Dismiss Notice
Join Physics Forums Today!
The friendliest, high quality science and math community on the planet! Everyone who loves science is here!

Thermochemistry, heat calculation.

  1. Jan 10, 2012 #1
    1. The problem statement, all variables and given/known data

    When 10.00 mL of a solution of strong acid is mixed with 100.00 mL of a solution of weak base in a coffee-cup calorimeter, the temperature rises from 22.8 oC to 26.8 oC. Determine q for the acid-base reaction, assuming that the liquids have densities of 1.00 g/mL and the same heat capacities as pure water.

    2. Relevant equations

    total volume V=110.0mL
    change in temperature delta T = 4
    mass m = 110.0g
    heat capacity for water C=75.291J/(mol[itex]\circ[/itex]C

    q = nC[itex]\Delta[/itex]T
    q = mC[itex]\Delta[/itex]T

    3. The attempt at a solution

    so I used the formula

    q = mC[itex]\Delta[/itex]T

    because with the information given i couldn't find the number of moles and because only the molar heat capacity is given to use i had to find the mass based heat capacity and I found it to be C = 4181.3J/KgK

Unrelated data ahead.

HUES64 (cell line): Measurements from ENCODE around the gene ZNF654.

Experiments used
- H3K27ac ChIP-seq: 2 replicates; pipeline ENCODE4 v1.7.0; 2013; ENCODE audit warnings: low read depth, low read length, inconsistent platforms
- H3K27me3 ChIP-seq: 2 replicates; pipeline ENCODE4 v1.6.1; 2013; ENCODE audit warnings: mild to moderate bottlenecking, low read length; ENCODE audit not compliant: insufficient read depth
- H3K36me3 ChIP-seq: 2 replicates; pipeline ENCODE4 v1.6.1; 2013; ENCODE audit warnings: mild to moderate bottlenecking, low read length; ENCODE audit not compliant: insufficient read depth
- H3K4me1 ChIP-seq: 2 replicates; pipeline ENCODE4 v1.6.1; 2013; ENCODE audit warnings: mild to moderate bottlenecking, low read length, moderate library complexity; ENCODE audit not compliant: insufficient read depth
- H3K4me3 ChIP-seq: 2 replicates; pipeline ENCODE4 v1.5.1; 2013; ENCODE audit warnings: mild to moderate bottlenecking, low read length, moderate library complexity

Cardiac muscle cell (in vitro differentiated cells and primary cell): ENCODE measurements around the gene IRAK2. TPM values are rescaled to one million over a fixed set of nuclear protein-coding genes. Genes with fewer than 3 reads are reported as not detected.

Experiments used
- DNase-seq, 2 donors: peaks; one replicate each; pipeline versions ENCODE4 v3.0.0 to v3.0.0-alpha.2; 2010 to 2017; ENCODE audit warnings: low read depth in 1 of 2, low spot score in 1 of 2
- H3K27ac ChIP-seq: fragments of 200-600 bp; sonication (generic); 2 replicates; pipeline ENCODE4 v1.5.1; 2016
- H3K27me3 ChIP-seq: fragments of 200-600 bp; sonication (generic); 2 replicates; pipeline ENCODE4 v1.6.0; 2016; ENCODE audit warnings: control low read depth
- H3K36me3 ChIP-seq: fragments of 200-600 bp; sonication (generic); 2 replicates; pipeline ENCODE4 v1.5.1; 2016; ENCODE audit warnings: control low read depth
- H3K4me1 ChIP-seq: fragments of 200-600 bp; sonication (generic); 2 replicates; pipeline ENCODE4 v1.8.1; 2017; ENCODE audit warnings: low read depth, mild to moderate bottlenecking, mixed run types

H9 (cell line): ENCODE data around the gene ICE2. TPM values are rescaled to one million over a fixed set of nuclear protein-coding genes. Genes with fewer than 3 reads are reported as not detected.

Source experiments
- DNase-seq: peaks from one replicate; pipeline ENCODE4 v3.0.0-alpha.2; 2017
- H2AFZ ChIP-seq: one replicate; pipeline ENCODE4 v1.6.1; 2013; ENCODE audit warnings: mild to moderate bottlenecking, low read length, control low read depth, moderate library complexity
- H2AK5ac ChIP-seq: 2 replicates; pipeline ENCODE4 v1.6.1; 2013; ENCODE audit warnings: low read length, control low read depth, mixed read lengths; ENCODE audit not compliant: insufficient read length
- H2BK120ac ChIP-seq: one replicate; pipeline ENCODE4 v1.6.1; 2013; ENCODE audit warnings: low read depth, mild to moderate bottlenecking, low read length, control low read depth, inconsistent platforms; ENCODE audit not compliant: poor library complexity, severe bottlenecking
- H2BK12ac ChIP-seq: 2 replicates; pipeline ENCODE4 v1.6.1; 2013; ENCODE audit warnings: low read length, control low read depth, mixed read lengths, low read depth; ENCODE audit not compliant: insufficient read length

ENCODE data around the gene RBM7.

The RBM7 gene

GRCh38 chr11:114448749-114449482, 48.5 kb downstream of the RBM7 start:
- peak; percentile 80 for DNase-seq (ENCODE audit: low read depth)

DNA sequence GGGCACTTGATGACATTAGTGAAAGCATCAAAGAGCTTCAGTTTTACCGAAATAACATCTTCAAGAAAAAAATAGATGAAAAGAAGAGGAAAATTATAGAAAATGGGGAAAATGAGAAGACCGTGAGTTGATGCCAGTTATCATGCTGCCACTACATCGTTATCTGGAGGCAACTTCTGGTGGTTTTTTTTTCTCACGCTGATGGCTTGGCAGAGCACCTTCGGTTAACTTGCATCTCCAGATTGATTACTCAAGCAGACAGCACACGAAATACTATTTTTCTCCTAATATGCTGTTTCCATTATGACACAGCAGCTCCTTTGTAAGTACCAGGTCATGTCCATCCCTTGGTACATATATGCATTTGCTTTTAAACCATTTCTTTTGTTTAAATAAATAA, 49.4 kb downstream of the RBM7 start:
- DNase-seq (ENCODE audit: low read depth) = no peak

and then found q = 460J

    which then the computer told me it was wrong.

    It seemed odd that i had to go find the heat capacity rather than use the one provided. So I feel already there's my first mistake. But i know the formula is right so I can't see why it wouldn't work. However clearly my chemistry isn't that strong so perhaps I'm missing something. Any guidance would be appreciated! Thanks
     
  2. jcsd
  3. Jan 18, 2012 #2

    ehild

    User Avatar
    Homework Helper
    Gold Member

    How did you get 460 J for q=mcΔT when m=0.11 kg, ΔT=4 and c=4181.3 J/kgK?

    ehild
     
Know someone interested in this topic? Share this thread via Reddit, Google+, Twitter, or Facebook

Have something to add?
Similar Discussions: Thermochemistry, heat calculation.
Loading...